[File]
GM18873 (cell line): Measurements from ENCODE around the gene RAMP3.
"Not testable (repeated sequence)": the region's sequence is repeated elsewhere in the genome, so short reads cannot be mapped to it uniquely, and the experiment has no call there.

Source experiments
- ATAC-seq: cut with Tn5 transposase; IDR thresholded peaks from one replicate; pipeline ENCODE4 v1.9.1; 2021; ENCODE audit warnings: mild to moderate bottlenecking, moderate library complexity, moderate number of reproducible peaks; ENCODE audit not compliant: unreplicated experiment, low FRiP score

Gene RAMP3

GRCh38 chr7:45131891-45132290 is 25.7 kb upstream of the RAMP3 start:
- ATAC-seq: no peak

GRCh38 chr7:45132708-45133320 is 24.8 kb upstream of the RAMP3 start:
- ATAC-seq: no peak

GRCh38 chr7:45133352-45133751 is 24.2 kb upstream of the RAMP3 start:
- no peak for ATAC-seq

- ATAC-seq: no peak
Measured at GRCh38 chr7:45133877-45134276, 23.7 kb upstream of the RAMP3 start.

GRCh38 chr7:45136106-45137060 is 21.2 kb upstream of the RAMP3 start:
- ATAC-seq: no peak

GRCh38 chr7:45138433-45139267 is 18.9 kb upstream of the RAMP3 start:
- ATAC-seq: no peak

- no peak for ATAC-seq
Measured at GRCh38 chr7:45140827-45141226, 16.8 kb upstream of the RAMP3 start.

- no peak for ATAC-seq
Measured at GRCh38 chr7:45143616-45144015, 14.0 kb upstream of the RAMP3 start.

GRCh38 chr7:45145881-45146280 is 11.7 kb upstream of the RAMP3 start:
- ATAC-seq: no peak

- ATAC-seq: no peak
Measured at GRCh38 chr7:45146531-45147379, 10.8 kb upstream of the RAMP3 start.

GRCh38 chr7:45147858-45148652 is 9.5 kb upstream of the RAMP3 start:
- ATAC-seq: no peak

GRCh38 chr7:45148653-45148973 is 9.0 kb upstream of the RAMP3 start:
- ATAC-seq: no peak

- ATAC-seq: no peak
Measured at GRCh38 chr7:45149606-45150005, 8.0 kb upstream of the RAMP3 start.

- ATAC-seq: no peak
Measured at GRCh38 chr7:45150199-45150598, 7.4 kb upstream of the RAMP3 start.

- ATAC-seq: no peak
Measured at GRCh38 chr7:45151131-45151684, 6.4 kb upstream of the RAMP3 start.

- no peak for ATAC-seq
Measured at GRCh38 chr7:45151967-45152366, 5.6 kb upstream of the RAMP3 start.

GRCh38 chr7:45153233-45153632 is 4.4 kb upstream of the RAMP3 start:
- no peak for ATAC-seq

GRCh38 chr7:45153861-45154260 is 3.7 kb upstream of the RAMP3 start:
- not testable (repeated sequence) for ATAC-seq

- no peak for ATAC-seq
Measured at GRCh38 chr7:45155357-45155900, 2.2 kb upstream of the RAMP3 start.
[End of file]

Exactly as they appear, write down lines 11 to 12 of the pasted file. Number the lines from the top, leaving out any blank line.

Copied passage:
- no peak for ATAC-seq

- ATAC-seq: no peak